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Zoya Akhtar: It is a big win for us

Payel Majumdar Upreti | Updated on September 27, 2019 Published on September 27, 2019

Going places: While Gully Boy is going to the Oscars, Lust Stories, in which Zoya Akhtar had directed a segment, was nominated for the Emmys

Zoya Akhtar on finding the stories that have got her an Oscar entry and Emmy nomination

Zoya Akhtar’s films inhabit diverse worlds. Take Gully Boy — India’s official entry to the Oscars. The film is steeped in Mumbai’s street rap culture, just as, on the other end of the spectrum, the 2019 web series Made in Heaven deals with the intrigue that defines India’s big fat weddings. Dil Dhadakne Do (2015) is about a rich and dysfunctional family, and Zindagi Na Milegi Dobara about three men — old friends — bonding on a holiday. But while the Hrithik Roshan film of 2011 may have catapulted her to success, it is the 2019 blockbuster Ranveer Singh-starrer about a Mumbai rapper that’s given her graph a year-long bull run — and the foothold into the Oscars.

Co-written by Akhtar and Reema Kagti, Gully Boy is loosely based on the life of Naezy, a homegrown rapper from Dharavi. It was released on February 15 this year, and brought national attention to the underground hip-hop that has emerged out Mumbai’s slums, as well as from other disadvantaged communities and areas in the country.

Last week, the Film Federation of India said its jury had selected Gully Boy as the official Indian entry to the international film category at the 92nd Academy Awards for its “infectious energy”. Akhtar says she was “thrilled” to hear the news. “The cast and crew are very excited; it is a big win for us. We’re happy with the response the film has got from the beginning, and the audiences’ reaction to it,” she adds.

The film, which did extremely well in the international festival circuit after premiering in Berlin, was the year’s highest grossing film overseas. It was also honoured with the NETPAC award for the best Asian film at the Bucheon International Fantastic Film Festival (BIFAN) in South Korea in July. Another of her projects — the web series Lust Stories — was nominated for an Emmy. The Netflix original, co-directed by Akhtar, Anurag Kashyap, Dibakar Banerjee and Karan Johar, explores short stories centred on the theme of lust.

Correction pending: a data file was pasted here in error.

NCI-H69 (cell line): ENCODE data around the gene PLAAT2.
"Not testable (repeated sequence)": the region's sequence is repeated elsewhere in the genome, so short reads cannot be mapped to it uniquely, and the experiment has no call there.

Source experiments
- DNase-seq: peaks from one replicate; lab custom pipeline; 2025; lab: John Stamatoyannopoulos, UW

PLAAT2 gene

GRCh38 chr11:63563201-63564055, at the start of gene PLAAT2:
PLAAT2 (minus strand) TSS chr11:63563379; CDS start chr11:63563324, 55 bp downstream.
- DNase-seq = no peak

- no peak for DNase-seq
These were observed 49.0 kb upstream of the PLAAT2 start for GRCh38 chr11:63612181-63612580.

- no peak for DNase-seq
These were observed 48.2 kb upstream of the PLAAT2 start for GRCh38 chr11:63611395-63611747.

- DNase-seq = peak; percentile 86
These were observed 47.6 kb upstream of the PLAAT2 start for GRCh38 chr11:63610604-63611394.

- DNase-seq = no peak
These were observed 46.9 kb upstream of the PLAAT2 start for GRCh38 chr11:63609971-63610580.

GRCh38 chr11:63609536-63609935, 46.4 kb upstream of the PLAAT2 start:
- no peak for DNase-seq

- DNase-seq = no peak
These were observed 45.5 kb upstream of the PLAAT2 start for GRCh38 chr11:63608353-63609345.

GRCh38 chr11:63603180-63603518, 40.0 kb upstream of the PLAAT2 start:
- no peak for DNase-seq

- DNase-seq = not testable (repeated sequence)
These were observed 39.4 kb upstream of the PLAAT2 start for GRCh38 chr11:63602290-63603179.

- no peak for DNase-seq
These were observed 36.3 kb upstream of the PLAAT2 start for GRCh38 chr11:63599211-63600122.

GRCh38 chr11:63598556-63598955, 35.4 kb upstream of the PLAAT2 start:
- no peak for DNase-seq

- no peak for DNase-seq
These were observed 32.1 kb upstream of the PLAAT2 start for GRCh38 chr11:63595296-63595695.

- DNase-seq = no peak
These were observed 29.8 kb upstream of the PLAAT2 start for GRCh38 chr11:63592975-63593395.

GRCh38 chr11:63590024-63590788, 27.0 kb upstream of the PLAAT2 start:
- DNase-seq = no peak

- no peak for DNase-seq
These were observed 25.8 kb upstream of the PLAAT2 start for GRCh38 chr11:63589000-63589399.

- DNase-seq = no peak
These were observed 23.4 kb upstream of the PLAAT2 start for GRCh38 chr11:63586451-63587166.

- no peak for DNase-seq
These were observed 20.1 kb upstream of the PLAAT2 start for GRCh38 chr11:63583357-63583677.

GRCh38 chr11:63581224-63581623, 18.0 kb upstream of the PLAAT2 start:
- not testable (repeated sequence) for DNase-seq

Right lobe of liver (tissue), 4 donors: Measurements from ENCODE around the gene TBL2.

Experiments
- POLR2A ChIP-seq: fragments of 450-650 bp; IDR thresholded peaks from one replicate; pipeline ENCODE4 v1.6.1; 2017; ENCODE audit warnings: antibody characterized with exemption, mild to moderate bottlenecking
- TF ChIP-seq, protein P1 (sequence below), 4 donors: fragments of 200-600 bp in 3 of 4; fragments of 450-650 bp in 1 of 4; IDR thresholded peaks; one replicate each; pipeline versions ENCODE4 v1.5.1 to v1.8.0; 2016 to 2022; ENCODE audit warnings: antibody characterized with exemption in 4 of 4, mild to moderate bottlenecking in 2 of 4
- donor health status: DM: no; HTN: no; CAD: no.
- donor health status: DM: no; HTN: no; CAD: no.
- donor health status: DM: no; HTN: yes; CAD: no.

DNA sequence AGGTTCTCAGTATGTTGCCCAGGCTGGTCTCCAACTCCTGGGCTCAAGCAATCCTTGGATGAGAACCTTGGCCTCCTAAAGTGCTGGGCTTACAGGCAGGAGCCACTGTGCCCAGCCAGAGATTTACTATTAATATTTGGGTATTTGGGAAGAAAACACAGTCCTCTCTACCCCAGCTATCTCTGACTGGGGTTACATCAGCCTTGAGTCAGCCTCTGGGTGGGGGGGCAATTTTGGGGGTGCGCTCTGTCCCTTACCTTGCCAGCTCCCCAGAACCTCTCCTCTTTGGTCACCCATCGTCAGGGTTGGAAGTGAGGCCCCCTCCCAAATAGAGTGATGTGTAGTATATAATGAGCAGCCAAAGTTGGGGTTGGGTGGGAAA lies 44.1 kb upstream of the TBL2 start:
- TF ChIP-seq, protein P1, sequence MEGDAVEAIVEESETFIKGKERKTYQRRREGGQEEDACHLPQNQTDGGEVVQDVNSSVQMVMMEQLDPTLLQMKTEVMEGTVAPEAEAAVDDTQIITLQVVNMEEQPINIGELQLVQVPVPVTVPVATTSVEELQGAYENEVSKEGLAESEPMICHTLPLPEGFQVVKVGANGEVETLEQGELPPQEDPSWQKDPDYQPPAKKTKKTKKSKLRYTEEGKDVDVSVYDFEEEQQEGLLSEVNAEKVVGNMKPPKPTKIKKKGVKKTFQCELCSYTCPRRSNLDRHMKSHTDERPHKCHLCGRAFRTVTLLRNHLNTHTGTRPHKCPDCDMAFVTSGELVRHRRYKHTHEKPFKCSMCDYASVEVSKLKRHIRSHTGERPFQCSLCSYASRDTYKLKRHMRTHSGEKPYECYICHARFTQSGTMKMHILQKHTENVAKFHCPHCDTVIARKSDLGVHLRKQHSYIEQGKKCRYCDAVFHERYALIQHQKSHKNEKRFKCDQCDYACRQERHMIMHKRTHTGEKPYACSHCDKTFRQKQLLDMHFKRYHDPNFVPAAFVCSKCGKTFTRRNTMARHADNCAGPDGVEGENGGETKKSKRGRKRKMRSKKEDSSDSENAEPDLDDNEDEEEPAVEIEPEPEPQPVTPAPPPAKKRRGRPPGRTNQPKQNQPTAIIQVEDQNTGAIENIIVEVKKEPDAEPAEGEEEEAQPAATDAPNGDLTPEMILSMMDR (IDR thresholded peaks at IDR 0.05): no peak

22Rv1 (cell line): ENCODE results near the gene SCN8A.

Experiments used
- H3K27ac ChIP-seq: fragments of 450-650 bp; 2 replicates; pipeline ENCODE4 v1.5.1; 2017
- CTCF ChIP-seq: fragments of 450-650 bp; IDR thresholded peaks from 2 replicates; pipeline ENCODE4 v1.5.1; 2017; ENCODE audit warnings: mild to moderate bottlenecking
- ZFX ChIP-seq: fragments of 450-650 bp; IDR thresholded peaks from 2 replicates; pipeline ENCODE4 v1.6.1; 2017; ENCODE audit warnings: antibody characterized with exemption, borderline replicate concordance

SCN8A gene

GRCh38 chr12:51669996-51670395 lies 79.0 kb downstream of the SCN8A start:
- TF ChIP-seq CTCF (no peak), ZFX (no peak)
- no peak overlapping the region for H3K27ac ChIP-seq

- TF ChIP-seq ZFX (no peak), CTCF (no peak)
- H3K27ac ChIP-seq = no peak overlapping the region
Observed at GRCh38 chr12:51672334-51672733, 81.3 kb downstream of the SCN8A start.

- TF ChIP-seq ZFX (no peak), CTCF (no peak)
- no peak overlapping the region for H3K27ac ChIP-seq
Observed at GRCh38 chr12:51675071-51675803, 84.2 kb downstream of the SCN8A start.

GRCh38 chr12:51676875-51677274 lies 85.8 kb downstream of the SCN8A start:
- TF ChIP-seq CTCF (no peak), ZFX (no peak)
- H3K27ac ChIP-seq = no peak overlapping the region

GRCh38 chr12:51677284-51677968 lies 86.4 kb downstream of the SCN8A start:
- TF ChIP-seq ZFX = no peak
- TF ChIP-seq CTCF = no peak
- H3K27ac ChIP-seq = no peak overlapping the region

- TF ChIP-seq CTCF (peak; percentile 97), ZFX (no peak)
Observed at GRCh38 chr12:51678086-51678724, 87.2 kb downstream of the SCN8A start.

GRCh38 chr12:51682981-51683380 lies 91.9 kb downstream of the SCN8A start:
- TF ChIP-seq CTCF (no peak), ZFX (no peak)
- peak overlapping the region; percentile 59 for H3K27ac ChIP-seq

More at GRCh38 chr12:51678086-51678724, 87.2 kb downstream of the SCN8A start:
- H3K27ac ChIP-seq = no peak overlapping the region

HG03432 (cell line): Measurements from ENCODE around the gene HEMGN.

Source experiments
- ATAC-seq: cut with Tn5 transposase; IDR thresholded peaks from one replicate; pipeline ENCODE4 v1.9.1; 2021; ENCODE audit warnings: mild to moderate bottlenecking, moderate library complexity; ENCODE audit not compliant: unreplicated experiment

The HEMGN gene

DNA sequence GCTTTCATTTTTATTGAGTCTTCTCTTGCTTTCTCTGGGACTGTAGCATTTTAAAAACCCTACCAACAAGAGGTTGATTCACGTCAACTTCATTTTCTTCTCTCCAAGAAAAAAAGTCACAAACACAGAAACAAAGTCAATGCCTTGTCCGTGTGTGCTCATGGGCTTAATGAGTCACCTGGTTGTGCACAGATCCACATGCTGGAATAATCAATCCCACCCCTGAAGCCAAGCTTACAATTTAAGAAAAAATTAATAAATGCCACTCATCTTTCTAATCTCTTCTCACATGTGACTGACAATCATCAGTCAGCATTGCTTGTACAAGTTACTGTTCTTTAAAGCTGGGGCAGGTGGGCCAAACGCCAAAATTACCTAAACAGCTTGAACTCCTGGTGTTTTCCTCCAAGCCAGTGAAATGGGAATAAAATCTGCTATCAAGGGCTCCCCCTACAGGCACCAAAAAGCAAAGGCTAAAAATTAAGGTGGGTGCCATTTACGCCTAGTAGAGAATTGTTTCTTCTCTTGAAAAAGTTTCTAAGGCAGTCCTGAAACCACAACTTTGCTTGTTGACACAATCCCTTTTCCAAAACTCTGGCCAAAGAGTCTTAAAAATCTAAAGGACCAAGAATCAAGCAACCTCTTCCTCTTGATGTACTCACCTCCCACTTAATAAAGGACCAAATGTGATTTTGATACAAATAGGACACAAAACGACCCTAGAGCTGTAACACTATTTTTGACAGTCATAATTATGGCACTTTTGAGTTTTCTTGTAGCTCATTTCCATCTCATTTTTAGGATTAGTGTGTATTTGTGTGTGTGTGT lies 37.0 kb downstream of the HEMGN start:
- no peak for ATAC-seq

For Akhtar, the story is all-important. “I try to understand if the story has a human element, and does it affect me at all in any way. I don’t mean in the sense that it has to make me cry or make me laugh. But does it make me angry, or inspire me, or move me? The second thing that I look for in a story is whether its universe interests me,” she says on the phone from Mumbai.

There is no one “specific thing” that draws her attention. “I like to see if a story is plot-driven. Sometimes it’s just a sexy plot or an idea that clicks — which you can use as a hook to get the audience interested.”

Akhtar is busy with the Jio MAMI 21st Mumbai Film Festival with Star, which is slated to be held next month. A MAMI board member, she was present at the festival’s Word-to-Screen market — a platform that helps film-makers and authors interact with each other for collaborations. Some 28 top publishing houses were present at the market, discussing 550 books across 30 genres in eight languages. “The platform has only grown since its inception, and I am thrilled to have been a part of this journey. The Word-to-Screen Market seeks to bring together the best of two industries. I saw tremendous potential in the stories that were pitched, and I’m excited about how we can work together to bring these narratives to life,” Akhtar tells BLink. She admits that she has never worked on one, but highlights the need to retain the “essence of a book” for a good adaptation.

“While adapting from another medium, you will be cutting things out, you will be shortening things, things will shift. But if you retain the essence and make someone feel what they felt when they read the book, then you’re home.” Behind unusual stories, a supportive producer is often an underrated but crucial factor. Akhtar points out that many mainstream producers are still loath to support films focussed on an unexplored subject.

“If I had taken Gully Boy to a lot of producers in the industry, they wouldn’t have gone for it. If I had gone to them and said that I wanted to make a film about a rapper from Dharavi, they would have perhaps questioned whether anyone would want to know this story. But my producers were supportive and pushed me to go for it. You need that support.” (The film was co-produced by Zoya Akhtar, Farhan Akhtar and Ritesh Sidhwani.)

Akhtar’s next projects include the second season of Made in Heaven, returning on popular demand, as well as a short film called Ghost Stories with Jahnvi Kapoor. There is speculation about a sequel to Zindagi Na Milegi Dobara, but she’s tight-lipped about her upcoming films. What’s known is that the story has to excite her — along with its universe.

Published on September 27, 2019
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